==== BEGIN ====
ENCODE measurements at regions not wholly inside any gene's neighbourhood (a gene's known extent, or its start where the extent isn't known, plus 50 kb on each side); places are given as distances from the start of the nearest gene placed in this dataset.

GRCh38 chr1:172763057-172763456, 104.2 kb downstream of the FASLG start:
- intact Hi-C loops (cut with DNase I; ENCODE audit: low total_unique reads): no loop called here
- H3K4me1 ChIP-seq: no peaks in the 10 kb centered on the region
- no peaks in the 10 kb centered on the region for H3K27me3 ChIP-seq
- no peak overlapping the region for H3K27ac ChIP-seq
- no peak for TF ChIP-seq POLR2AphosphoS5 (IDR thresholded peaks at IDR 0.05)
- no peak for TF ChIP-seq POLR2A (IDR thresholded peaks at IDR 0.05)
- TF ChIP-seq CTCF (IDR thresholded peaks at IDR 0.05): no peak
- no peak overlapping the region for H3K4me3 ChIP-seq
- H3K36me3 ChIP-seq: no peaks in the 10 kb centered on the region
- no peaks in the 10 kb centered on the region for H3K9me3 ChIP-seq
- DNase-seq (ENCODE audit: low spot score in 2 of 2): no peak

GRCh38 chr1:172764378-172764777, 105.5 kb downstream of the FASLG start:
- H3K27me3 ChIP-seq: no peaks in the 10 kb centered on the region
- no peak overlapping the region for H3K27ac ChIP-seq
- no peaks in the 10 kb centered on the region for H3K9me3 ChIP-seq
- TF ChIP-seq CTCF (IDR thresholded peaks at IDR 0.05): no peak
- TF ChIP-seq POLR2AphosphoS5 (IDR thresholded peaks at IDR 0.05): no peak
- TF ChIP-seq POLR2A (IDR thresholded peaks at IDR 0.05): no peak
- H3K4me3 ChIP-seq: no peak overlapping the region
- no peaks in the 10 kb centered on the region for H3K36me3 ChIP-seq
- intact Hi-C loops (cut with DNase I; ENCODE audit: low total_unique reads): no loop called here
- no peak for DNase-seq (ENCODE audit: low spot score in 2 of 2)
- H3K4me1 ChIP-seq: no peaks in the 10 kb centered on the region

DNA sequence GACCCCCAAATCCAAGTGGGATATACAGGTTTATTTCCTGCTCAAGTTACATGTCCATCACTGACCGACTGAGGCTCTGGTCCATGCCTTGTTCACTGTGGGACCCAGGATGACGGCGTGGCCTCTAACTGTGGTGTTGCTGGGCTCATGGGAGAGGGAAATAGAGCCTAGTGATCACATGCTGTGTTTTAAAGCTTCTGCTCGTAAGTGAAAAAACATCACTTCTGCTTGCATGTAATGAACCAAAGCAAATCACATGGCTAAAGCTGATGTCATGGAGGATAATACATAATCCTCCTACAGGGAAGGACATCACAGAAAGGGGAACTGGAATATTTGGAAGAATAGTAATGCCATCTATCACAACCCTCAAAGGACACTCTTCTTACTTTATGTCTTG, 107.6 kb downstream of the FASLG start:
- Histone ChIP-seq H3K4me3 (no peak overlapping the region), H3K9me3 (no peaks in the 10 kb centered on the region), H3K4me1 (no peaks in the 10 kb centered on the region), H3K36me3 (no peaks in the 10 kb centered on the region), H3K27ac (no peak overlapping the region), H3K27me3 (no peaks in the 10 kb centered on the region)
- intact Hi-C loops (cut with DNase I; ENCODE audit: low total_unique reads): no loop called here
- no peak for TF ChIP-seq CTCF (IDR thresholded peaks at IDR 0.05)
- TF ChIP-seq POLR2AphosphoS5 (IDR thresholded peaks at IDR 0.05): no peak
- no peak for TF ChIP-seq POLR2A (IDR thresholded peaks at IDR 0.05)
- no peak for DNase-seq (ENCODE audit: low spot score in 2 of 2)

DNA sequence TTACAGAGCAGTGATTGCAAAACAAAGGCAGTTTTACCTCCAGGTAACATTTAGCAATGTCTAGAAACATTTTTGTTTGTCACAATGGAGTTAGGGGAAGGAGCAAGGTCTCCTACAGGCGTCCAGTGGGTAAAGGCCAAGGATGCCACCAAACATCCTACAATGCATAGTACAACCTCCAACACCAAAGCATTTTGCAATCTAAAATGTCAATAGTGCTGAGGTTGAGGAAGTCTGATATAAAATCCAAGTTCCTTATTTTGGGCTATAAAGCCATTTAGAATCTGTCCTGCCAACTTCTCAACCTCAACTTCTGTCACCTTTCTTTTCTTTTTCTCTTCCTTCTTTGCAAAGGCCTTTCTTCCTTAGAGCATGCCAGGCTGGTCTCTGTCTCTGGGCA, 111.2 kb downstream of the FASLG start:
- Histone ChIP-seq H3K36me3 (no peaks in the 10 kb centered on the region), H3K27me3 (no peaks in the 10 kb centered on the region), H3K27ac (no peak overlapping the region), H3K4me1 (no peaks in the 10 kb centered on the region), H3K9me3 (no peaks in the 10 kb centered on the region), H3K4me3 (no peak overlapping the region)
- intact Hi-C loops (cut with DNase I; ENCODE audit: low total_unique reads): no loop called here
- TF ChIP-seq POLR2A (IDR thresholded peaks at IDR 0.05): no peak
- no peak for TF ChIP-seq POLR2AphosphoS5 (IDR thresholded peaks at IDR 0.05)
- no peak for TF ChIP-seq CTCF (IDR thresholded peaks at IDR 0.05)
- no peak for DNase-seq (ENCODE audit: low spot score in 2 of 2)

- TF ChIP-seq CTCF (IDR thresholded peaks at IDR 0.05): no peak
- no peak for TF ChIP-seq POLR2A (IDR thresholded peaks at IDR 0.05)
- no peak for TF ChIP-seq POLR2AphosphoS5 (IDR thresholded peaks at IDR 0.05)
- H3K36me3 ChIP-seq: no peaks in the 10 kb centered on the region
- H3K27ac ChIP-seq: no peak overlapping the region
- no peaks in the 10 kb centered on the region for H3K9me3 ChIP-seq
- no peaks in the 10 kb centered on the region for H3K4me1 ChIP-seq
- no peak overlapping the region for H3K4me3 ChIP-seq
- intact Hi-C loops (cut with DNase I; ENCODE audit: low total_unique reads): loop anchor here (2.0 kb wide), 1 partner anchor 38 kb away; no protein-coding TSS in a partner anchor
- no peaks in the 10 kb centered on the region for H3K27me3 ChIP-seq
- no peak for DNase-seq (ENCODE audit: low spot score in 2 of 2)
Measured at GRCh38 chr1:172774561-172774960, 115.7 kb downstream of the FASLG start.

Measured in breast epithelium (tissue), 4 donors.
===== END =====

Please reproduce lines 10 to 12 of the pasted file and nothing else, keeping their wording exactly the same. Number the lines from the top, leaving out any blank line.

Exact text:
- no peak overlapping the region for H3K4me3 ChIP-seq
- H3K36me3 ChIP-seq: no peaks in the 10 kb centered on the region
- no peaks in the 10 kb centered on the region for H3K9me3 ChIP-seq